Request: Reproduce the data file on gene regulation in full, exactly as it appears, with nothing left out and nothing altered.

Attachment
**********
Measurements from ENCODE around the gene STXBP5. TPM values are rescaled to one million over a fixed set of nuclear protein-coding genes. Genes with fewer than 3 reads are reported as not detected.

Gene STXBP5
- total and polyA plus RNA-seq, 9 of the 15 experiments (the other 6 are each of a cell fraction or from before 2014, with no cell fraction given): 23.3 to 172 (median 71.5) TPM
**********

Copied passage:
Measurements from ENCODE around the gene STXBP5. TPM values are rescaled to one million over a fixed set of nuclear protein-coding genes. Genes with fewer than 3 reads are reported as not detected.

Gene STXBP5
- total and polyA plus RNA-seq, 9 of the 15 experiments (the other 6 are each of a cell fraction or from before 2014, with no cell fraction given): 23.3 to 172 (median 71.5) TPM